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The Scriptorium

Judgment against Jerusalem

Yes, God still judges His people. Micah 1.8-13

Judgment and Glory: Micah 1 (4)

Opening Prayer: Psalm 77.1-3
I cried out to God with my voice—
To God with my voice;
And He gave ear to me.
In the day of my trouble I sought the Lord;
My hand was stretched out in the night without ceasing;
My soul refused to be comforted.
I remembered God, and was troubled;
I complained, and my spirit was overwhelmed.

Psalm 77.1-3
(Leoni: The God of Abraham Praise)
My voice to God shall rise; I seek Him on His throne.
In days and nights of trouble I seek God alone!
When I remember Him, then am I sore distressed!
My spirit faints and longs to find in Him its rest.

Read Micah 1.8-13

1. What did Micah see coming to Judah and Jerusalem?

2. How would he respond to this?

Micah was shown that judgment and destruction were coming upon Judah and Jerusalem (v. 9). The people of God were wounded beyond curing with the sins of Israel – idolatry (v. 13). The situation was dire, but the people were insensible to it. Micah would have to take drastic measures to get their attention (v. 8).

He called on the people to repent and be ashamed of their sin (vv. 10, 11). But he knew they would not. Thus, their “place” would be taken away (v. 11). Though they sought what was good and safe, disaster would come upon them in the form of the Babylonians (v. 12). None of the cities of Judah would escape the coming judgment of the Lord (vv. 11, 12), so completely would He pour out His wrath against them.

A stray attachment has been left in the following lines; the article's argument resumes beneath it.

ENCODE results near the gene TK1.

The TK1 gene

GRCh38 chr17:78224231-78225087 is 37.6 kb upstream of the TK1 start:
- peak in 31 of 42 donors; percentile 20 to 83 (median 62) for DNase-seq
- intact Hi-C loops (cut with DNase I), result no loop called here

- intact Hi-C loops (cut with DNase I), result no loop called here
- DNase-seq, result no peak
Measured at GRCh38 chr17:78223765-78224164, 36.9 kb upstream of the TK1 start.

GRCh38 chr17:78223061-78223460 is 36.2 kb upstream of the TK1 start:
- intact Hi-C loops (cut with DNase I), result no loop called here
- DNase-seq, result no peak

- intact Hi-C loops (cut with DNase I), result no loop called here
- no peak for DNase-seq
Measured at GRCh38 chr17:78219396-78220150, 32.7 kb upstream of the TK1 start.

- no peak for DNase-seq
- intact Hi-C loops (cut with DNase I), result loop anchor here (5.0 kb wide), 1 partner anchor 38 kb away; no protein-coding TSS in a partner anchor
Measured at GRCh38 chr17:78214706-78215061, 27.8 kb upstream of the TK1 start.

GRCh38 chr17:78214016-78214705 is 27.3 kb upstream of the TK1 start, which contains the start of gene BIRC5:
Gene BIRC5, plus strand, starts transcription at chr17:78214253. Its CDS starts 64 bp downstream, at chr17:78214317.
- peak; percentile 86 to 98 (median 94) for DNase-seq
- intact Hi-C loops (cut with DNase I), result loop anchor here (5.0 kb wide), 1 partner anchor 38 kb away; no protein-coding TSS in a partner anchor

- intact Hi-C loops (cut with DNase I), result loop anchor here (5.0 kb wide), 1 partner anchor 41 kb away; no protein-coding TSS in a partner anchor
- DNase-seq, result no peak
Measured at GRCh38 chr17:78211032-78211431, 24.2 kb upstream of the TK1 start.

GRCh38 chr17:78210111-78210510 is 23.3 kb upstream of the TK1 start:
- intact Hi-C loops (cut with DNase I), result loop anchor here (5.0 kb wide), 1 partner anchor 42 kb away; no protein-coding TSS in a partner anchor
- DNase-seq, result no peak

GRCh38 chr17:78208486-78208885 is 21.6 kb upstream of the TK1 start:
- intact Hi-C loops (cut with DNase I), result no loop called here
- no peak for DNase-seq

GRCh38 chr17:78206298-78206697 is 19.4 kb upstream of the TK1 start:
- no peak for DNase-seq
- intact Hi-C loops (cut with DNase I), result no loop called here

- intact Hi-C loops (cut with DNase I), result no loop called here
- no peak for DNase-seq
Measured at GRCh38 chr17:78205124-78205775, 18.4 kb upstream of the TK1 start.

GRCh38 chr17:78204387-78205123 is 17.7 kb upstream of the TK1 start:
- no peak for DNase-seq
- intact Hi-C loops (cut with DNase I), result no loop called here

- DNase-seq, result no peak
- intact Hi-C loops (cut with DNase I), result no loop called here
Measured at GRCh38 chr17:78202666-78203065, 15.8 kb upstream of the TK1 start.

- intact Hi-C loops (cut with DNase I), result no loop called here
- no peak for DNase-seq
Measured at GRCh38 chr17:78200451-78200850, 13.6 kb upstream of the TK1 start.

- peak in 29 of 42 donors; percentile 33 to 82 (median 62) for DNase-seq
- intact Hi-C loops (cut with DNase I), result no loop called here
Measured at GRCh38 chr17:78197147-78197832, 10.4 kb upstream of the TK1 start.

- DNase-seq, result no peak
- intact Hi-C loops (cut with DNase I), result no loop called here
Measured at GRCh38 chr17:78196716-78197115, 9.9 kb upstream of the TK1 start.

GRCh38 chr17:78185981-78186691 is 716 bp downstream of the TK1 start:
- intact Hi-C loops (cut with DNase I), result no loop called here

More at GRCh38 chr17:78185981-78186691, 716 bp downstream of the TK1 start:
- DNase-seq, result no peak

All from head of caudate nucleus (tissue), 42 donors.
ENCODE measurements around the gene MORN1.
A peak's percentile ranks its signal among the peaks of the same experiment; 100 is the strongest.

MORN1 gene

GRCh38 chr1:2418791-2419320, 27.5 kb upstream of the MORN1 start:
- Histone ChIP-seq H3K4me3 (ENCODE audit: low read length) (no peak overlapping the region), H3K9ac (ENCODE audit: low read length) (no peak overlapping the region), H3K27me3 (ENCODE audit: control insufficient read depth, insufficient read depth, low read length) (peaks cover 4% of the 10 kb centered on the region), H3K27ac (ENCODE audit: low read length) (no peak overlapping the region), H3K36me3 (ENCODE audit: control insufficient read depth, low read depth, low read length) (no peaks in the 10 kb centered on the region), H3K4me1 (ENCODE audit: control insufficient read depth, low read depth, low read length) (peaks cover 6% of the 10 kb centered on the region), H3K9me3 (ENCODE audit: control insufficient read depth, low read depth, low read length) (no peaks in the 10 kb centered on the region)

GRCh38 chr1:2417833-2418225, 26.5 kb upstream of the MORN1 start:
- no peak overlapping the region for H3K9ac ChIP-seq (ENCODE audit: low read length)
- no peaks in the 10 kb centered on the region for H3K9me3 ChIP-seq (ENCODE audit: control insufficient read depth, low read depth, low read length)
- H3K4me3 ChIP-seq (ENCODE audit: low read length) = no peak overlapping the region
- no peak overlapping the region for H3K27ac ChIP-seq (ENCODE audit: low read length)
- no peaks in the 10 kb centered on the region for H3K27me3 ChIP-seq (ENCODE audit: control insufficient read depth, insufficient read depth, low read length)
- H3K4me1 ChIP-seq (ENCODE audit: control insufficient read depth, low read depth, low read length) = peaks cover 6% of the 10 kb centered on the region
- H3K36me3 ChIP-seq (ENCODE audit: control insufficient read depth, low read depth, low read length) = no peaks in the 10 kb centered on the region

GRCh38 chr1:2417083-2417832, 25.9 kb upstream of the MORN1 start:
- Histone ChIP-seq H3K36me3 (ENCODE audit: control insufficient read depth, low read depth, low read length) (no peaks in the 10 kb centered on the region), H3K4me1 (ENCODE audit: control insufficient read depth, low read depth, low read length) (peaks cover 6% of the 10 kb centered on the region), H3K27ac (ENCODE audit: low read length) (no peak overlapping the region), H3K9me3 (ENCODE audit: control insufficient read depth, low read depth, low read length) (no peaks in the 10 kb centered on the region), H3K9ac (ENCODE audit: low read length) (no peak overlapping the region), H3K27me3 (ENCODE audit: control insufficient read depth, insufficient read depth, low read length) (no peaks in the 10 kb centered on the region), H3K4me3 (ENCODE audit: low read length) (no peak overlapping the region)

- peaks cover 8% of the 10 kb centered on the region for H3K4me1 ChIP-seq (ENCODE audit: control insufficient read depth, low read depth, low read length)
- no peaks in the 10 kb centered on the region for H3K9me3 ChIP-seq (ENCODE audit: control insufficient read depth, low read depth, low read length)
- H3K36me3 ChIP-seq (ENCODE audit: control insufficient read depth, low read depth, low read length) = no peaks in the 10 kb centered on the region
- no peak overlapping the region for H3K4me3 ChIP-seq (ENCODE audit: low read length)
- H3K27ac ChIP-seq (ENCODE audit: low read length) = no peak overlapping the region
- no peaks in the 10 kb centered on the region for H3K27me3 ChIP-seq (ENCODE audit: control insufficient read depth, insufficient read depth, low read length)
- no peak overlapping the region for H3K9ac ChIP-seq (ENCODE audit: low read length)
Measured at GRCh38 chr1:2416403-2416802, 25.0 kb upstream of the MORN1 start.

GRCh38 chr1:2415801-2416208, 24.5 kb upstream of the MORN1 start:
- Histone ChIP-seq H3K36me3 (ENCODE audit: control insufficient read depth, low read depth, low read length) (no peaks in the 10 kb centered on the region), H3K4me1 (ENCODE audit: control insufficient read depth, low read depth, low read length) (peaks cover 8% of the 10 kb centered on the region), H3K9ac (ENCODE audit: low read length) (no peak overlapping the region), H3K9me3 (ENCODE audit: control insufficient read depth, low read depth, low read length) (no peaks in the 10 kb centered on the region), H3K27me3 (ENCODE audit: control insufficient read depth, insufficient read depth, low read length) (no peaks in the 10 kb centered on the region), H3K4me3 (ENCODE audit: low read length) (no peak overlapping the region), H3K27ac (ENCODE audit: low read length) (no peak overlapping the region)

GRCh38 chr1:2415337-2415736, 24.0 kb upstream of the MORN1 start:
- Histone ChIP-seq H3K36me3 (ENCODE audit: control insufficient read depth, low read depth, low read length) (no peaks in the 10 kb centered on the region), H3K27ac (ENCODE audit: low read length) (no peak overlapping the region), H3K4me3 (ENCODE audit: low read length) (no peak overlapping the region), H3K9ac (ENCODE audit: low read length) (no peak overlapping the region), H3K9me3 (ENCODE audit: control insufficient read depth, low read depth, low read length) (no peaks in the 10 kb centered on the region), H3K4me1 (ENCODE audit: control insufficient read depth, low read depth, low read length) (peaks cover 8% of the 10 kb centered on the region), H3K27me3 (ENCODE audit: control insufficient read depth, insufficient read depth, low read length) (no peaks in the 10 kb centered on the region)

The prophet’s work is not always about building people up in the Lord. Sometimes he must warn them of the consequences of sin and the judgment God can bring against us (Heb. 12.3-11). He won’t be very popular when he’s calling people to repent. Sometimes we need that warning. Sometimes we need to give it.

Treasure Old and New: Matthew 13.52; Psalm 119.162
“Therefore I will wail and howl…for her wounds are incurable” (Mic. 1.8,9).

How often do we read the Scriptures and say to ourselves, “What was wrong with those Israelites”?
“Why didn’t they just buckle down and obey God’s commandments?” “Why did they let their sin become incurable?”

Do you suppose the Church, or at least some of the people in it, are in the same predicament today? Do you sense that there is a healthy fear of God before our eyes? Fear enough that would lead us to obey God’s commandments? Is there a huge difference between the behavior of the people of God and the world? Should God’s judgment fall on us?

Jesus said, “You shall love the LORD your God with all your heart, with all your soul, and with all your mind. This is the first and great commandment. And the second is like it: “You shall love your neighbor as yourself. On these two commandments hang all the Law and the Prophets” (Matt. 22.37-40).

Should disaster come down from the LORD? (Mic. 1.12)

God understands that we are dust (Ps. 103.14); so, He has given us His Holy Spirit to enable us to fulfill His requirements, thereby pleasing Him, so that we do not incur His wrath. Plus, when we do sin, we have a heavenly Father who will graciously forgive our sin (1 Jn. 1.9). It seems we are without excuse.